Reviews

Fantastic Fungi: An Undiscovered World of Possibilities

Fantastic Fungi, Mushrooms, Documentary

I am back with another documentary review! This time, I had the pleasure of watching ‘Fantastic Fungi’ (pronounced fun-jee, apparently), a documentary about the magical and rarely known world of mushrooms and how they can help save the world. I watched this documentary with my friend Arzum, without knowing what to expect. But let me tell you, I wasn’t expecting anything life-changing. Boy, I was wrong. 

I’ll start this review off by mentioning the incredible cinematography. From the first second of the documentary, you are faced with an incredibly fast yet exciting portrayal of vivid colors. The nature shots are beautiful, eye opening and breathtaking. Simply, a treat for the eyes. The narration doesn’t disappoint either, starting with an alluring monologue: 

…We brought life to Earth. You can’t see us, but we flourish all around you. Everywhere, in everything. Even inside you, whether you believe in us or not(…) in darkness and in the light, we are oldest and youngest, largest and smallest. We are the wisdom of a billion years. We are creation, we are resurrection, condemnation, and regeneration. We are mushrooms.” 

Within the first 4 minutes, you are already captivated by the storytelling and the bright visuals.

The documentary follows Paul Stamets, a not-so-amateur amateur mycologist with a few patents in his name, as he reflects back on how he found his love for fungi in his life, and how it gave him hope. He has a TED talk on the six ways mushrooms can save the world where he talks about the possibility of making natural pesticides from fungi, cleaning polluted soil and even treating various viruses. Throughout the documentary, his story drives the narrative, while incorporating interviews from other researchers and authors supporting his academic work claims.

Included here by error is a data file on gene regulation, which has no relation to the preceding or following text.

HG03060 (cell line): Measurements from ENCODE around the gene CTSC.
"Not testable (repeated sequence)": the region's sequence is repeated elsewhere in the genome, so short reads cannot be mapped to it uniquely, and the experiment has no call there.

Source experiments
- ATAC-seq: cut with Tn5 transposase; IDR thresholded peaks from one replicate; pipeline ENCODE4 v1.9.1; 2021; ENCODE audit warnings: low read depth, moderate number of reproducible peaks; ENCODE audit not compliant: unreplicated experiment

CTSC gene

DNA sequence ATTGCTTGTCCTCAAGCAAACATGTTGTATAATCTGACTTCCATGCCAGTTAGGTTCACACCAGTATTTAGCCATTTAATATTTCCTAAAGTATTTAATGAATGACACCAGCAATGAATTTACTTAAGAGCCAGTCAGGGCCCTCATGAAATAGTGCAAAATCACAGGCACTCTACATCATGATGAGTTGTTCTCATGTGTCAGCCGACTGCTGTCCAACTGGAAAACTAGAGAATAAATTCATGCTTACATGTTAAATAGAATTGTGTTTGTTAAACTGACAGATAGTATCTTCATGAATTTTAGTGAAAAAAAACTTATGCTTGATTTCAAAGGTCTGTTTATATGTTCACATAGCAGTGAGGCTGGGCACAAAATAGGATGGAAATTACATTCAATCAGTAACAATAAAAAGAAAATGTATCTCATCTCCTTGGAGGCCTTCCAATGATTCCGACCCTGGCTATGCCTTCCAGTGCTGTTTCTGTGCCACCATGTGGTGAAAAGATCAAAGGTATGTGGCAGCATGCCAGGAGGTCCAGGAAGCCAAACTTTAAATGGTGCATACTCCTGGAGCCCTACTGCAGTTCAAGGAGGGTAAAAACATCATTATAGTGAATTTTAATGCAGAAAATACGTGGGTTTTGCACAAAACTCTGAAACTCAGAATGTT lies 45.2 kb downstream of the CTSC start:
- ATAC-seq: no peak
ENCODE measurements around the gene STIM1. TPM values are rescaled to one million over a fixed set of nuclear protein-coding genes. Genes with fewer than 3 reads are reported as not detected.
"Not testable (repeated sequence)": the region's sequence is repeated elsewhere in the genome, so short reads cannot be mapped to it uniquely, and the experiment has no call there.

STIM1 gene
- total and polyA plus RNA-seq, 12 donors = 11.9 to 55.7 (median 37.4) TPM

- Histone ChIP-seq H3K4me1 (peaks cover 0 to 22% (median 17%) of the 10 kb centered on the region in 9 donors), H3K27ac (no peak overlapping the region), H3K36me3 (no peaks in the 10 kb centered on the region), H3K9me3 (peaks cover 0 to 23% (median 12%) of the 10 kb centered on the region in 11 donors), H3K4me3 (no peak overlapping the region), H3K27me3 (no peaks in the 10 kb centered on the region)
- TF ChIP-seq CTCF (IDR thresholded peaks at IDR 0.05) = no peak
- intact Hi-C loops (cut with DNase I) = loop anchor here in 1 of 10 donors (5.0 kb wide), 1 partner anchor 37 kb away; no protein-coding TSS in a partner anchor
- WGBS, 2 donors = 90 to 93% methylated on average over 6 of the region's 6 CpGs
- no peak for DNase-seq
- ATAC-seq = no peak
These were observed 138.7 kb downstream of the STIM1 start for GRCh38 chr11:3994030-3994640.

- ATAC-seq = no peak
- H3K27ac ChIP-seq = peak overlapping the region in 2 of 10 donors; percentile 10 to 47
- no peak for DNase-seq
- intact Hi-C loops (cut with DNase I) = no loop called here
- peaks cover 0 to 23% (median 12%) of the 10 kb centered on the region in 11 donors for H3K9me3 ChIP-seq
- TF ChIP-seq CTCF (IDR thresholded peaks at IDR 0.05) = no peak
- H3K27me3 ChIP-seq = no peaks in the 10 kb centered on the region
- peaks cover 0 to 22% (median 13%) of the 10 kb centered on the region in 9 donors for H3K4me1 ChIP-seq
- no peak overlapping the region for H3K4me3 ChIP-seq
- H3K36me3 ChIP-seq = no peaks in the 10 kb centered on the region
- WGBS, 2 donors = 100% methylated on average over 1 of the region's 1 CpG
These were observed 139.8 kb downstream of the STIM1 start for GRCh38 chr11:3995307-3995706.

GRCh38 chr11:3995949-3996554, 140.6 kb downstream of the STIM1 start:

So What’s This Hype About Mushrooms?

I learned so many interesting fungi-facts from this documentary. For example, not only are fungi a vital part of our lives, from the discovery of penicillin, to psychedelics, to beer, wine, and cheese, they are crucial for life to continue on Earth as well. Fungi are not animals, not vegetables either. In fact, they are an entirely different type of kingdom, one with 1.5 million species (that’s six times as many species than plants!). Funny enough, only 20 thousand of them have the stereotypical cap (🍄) that you think of when a mushroom pops into your head. That’s the fruit of fungi. The rest? It’s underground, growing a network of threads of branches, called mycelium, which has more networks than our brain has neural pathways. 

With Mycelium, the fungus absorbs the nutrients from the things around it and grows stronger, branching everywhere. More importantly, it plays a central role in the cycle of life; (re)birth, growth, decay and rotting. And the cycle starts again, and again, all thanks to fungi. Using time-lapse photography and digital illustrations, director Louie Schwartzberg successfully managed to display the magic of this cycle of life.